In a thesaurus, you’ll find synonyms for simplicity: candor, clarity, ease. But what do those terms really mean from culture to culture?
That’s what the branding firm Siegel+Gale set out to determine when it canvassed 6,152 consumers in seven different countries about which industries and brands were best at making their lives simpler. After tallying the responses, the firm came up with seven different versions of a Brand Simplicity Index, one global, and others based on each area visited: the United States, U.K., Germany, India, Middle East (Saudi Arabia and Dubai), mainland China.
The differences in what makes for “simplicity” in different regions is quite striking, especially since Siegel+Gale undertook the survey between Sept. 20 and Nov. 1, 2010 -- on the cusp of revolution in the heart of the Middle East.
In Saudi Arabia and Dubai, well-heeled monarchies where true freedom is a genie kept in the bottle, the leading “simplicity brands” are Apple, Gulf News, Amazon and news publisher 7 Days. Siegel+Gale says interviews with survey respondents there show that they love Apple’s elegant design. But I couldn’t help wondering if something else isn’t afoot: Apple is as much a media company as it is a hardware manufacturer. Amazon is a window to a wider world. Two news publishers make the top ten in Saudi Arabia and Dubai, where, like most of the Middle East, the population is young and restless, hungry for a bigger taste of the world.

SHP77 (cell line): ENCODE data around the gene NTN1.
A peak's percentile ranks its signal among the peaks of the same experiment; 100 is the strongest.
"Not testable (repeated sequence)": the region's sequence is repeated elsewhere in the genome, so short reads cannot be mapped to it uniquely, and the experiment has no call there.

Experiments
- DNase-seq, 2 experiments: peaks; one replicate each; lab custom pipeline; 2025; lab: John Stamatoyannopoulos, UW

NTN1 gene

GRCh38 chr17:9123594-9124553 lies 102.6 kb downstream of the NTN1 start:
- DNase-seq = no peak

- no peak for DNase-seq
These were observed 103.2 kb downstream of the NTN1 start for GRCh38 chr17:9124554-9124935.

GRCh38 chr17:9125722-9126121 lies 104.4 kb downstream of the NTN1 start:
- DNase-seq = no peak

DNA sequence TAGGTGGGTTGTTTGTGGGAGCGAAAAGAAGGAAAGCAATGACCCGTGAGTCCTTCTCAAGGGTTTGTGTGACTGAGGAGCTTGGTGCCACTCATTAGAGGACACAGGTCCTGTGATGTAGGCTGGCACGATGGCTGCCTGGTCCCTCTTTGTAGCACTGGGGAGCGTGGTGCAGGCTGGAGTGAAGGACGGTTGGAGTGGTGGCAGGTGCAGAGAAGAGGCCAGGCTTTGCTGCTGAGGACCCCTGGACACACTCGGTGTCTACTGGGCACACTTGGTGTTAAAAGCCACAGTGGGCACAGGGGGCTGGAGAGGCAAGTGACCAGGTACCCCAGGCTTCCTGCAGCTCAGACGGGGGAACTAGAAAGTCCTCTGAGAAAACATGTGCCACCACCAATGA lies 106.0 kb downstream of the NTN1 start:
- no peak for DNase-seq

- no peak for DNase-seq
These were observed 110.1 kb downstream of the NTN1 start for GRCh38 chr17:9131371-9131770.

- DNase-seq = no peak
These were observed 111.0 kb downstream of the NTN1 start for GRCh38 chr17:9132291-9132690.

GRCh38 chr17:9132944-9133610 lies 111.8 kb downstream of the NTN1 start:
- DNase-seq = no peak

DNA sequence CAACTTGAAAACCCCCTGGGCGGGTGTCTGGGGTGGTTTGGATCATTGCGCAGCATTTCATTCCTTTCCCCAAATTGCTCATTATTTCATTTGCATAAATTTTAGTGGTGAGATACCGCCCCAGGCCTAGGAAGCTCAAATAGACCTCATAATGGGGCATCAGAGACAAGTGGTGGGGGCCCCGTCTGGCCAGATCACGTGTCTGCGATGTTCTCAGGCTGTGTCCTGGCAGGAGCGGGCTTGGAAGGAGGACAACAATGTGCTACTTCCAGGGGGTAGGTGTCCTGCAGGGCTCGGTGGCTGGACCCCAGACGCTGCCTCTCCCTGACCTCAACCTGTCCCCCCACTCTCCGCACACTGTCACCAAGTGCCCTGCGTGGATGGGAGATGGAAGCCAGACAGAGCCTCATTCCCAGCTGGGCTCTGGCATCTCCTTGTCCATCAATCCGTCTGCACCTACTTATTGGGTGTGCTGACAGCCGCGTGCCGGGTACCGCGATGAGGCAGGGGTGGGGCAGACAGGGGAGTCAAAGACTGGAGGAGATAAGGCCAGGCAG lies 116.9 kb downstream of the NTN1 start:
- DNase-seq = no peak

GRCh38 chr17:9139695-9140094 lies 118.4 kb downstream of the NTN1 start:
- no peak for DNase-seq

Here at home, USA Today is rated No. 49, just behind Victoria’s Secret (speaking of transparency) and CBS. No. 1 is Netflix, the movie purveyor. The next four leading brands for communicating and helping to create simplicity are all fast food restaurants – Subway, McDonalds, Dunkin’ Donuts and Burger King.
Fast food ranks high in China, which likes to keep firm control of information, but so do Baidu, the local search engine, and Southern Weekly, the liberal newspaper.
Brian Rafferty, global director, consumer insights at Siegel + Gale, says leading global brands like McDonalds have mastered making themselves both universal and local – everyone knows what to expect in terms of quality but can be assured of finding familiar cuisine. Starbucks, doyen of the world’s most complex coffee menu, gets kudos for creating an easy place to socialize – no matter your location.
Simplicity leads to superior stock performance. The top publicly traded companies in the global simplicity index are up about 80 percent from the beginning of 2009 through 2010 versus 35 percent for the S&P 500. The flipside: Companies could earn billions more if they were to make their products less complex. U.S. consumers say they would be willing to pay 5 percent more for already pricy health insurance if the simplicity, i.e., the transparency, on their policies were improved. Rafferty says in-depth interviews reveal that policyholders believe that complex policies hide the ways the issuers can wiggle out of their obligations.
Alas, Siegel + Gale didn’t ask about Facebook or Twitter. In the private market their values are surging. For access to all that free information, investors are willing to pay up substantially.